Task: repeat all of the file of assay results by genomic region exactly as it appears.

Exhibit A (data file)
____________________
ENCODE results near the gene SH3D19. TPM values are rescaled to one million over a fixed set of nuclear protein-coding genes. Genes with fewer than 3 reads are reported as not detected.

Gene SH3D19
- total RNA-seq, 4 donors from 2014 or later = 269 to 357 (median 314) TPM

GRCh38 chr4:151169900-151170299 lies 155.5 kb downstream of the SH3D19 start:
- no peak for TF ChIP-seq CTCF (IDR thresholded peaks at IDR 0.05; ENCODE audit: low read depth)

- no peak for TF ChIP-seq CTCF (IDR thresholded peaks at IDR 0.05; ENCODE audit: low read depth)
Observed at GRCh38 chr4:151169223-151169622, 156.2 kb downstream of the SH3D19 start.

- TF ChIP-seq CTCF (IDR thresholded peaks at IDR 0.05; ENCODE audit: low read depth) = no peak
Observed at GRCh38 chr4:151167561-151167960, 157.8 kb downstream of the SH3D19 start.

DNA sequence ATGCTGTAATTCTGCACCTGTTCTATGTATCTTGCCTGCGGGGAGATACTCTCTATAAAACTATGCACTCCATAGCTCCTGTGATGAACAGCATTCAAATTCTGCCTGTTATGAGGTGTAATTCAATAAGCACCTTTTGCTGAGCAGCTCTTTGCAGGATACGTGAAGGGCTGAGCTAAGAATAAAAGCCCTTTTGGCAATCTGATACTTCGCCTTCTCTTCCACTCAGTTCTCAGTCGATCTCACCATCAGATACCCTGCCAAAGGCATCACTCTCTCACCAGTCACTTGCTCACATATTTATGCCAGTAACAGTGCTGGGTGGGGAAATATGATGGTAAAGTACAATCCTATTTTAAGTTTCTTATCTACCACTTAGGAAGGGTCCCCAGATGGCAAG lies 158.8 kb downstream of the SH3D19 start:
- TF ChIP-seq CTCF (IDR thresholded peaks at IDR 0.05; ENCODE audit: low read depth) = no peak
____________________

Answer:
ENCODE results near the gene SH3D19. TPM values are rescaled to one million over a fixed set of nuclear protein-coding genes. Genes with fewer than 3 reads are reported as not detected.

Gene SH3D19
- total RNA-seq, 4 donors from 2014 or later = 269 to 357 (median 314) TPM

GRCh38 chr4:151169900-151170299 lies 155.5 kb downstream of the SH3D19 start:
- no peak for TF ChIP-seq CTCF (IDR thresholded peaks at IDR 0.05; ENCODE audit: low read depth)

- no peak for TF ChIP-seq CTCF (IDR thresholded peaks at IDR 0.05; ENCODE audit: low read depth)
Observed at GRCh38 chr4:151169223-151169622, 156.2 kb downstream of the SH3D19 start.

- TF ChIP-seq CTCF (IDR thresholded peaks at IDR 0.05; ENCODE audit: low read depth) = no peak
Observed at GRCh38 chr4:151167561-151167960, 157.8 kb downstream of the SH3D19 start.

DNA sequence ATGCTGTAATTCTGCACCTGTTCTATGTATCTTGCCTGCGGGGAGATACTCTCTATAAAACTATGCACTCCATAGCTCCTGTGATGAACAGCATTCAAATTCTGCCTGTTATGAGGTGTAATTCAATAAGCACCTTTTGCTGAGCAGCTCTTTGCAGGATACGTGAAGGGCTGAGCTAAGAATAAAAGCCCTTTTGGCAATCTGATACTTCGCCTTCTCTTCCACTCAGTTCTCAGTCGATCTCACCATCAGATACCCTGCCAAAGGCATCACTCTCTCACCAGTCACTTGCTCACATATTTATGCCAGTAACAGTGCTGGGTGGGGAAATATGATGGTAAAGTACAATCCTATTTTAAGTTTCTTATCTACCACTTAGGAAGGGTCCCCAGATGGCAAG lies 158.8 kb downstream of the SH3D19 start:
- TF ChIP-seq CTCF (IDR thresholded peaks at IDR 0.05; ENCODE audit: low read depth) = no peak